How Republicans need to change in Washington state

Defeats like those suffered by many of my Republican colleagues and me last November are cause for sober reflection, as opposed to finger pointing. Rather than focus on blaming others for our defeats, party leaders and activists should instead consider how changing demographics, rapid technological change and relatively swift shifts in public attitudes have contributed to the Democrats’ recent successes in our state and nationally.

The challenge and opportunity for Republicans is in offering bold solutions that encourage more voters to support GOP candidates.

Fortunately, I’ve seen that constructive approach offered in recent weeks by leaders such as Louisiana Gov. Bobby Jindal, U.S. Rep. Eric Cantor, R-Va., and former Florida Gov. Jeb Bush, among others. All have championed forward-looking policies that will benefit all Americans, not just those in battleground states or among narrow constituencies.

I heard the same approach last month when I hosted a roundtable with Republican National Committee Chairman Reince Priebus and two dozen of our state’s most active campaigners. I came out of that meeting impressed that Northwest Republicans, despite our losses, remain motivated to build the party and offer real alternatives to Olympia’s stale political culture.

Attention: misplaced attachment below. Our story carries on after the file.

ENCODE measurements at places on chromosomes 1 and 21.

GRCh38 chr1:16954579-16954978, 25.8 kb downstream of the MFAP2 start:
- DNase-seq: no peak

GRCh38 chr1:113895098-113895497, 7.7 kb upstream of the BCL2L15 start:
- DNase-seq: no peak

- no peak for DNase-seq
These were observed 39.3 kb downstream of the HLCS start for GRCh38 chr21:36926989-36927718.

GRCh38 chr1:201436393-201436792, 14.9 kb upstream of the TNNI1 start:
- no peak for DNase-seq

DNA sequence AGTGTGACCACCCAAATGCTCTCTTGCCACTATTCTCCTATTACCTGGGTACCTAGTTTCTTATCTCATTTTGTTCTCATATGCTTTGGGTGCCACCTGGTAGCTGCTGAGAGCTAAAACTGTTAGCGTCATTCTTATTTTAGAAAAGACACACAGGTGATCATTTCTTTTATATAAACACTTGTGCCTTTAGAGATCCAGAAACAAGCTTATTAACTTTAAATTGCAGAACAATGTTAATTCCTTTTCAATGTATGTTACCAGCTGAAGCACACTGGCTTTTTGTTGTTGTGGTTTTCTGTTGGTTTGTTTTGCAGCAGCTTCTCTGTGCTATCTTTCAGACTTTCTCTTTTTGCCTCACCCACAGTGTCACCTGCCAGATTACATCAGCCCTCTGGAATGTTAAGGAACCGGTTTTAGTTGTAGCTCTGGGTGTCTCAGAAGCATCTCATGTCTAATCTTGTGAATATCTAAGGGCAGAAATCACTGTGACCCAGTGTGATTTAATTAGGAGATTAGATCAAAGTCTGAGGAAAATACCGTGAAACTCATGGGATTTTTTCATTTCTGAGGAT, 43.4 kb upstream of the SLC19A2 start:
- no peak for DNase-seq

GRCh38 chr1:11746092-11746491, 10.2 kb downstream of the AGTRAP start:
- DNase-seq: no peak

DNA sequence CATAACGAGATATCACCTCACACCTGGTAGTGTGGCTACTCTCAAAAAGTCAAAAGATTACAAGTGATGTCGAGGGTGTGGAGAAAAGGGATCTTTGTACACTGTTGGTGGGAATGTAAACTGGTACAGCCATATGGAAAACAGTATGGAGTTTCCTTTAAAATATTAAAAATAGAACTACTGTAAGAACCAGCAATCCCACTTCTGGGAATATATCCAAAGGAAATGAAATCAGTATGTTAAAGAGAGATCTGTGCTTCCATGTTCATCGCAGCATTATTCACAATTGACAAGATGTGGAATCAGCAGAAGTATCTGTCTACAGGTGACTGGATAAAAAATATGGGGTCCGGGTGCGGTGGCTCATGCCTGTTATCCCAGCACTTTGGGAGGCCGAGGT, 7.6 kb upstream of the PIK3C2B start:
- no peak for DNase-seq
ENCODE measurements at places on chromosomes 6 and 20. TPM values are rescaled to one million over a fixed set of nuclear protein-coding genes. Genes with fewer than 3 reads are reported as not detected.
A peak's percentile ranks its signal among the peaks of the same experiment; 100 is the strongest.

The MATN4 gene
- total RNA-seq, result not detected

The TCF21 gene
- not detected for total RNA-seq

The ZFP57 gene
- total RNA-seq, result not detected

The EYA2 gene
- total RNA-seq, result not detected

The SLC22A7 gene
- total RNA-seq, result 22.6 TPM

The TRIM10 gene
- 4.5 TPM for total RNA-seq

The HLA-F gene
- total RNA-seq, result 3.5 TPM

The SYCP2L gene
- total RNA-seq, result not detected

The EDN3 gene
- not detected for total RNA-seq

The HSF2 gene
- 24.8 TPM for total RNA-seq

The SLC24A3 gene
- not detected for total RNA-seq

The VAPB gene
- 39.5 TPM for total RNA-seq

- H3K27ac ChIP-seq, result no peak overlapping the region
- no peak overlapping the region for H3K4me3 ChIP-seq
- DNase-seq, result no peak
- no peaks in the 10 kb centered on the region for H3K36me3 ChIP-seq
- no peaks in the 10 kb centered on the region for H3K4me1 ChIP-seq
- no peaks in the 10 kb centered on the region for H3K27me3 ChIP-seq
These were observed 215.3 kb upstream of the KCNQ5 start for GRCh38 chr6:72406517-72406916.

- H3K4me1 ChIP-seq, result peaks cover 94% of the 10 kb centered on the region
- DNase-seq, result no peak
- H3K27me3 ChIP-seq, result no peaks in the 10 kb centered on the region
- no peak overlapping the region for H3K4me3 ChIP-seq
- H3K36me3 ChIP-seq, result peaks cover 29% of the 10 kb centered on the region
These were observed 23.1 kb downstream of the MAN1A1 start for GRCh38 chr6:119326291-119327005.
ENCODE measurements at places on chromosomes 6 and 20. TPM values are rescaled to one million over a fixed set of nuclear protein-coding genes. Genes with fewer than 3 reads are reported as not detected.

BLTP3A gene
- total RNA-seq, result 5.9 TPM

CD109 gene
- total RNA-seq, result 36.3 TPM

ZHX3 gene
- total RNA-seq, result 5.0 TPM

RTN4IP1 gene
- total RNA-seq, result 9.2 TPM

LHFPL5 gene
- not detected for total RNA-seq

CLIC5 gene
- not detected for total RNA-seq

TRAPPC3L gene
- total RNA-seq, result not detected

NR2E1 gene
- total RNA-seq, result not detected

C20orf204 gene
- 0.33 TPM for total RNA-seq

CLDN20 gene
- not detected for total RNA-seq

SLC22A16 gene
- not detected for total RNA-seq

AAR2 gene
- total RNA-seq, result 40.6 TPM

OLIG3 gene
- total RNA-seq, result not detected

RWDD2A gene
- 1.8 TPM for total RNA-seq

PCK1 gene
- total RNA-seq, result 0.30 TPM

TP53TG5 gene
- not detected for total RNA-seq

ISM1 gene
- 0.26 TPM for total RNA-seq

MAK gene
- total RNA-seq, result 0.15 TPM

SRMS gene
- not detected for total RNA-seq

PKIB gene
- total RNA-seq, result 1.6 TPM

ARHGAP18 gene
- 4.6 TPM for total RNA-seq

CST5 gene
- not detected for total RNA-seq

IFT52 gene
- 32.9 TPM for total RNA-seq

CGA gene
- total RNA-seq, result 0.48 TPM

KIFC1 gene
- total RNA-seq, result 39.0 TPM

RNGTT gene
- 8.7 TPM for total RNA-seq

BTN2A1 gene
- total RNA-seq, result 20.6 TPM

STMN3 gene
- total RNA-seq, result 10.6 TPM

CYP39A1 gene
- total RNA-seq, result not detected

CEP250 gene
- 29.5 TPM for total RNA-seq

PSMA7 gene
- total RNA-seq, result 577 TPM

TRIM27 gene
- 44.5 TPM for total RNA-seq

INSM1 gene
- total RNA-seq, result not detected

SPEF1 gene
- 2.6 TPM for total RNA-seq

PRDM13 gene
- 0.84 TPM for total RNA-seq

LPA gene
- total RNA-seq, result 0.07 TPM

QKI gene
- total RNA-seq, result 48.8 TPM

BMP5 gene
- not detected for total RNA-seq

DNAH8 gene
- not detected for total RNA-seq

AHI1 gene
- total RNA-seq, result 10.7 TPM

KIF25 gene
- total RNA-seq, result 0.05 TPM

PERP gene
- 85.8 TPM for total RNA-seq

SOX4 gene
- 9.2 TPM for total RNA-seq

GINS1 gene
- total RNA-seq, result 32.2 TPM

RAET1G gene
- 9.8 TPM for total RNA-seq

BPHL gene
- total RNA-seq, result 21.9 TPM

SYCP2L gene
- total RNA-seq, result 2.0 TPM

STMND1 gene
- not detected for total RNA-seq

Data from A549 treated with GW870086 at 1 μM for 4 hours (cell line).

If we want to be trusted to improve our public schools, grow our economy and govern more effectively, then as Northwest Republicans we must build stronger governing coalitions — and we need to welcome new people inside our party’s tent to do so. As Priebus said, we will win through addition and multiplication in our ranks, not through subtraction and division.

He put his money where his mouth was with the release two weeks ago of a frank and far-reaching report, the Growth and Opportunity Project post-mortem on the 2012 elections.

This 100-page document did not gloss over the party’s shortcomings from the last election, but instead assessed our faults and proposed an extensive array of improvements we need to make to see future success. Among the report recommendations was a $10 million initial investment to improve Republican outreach in minority communities.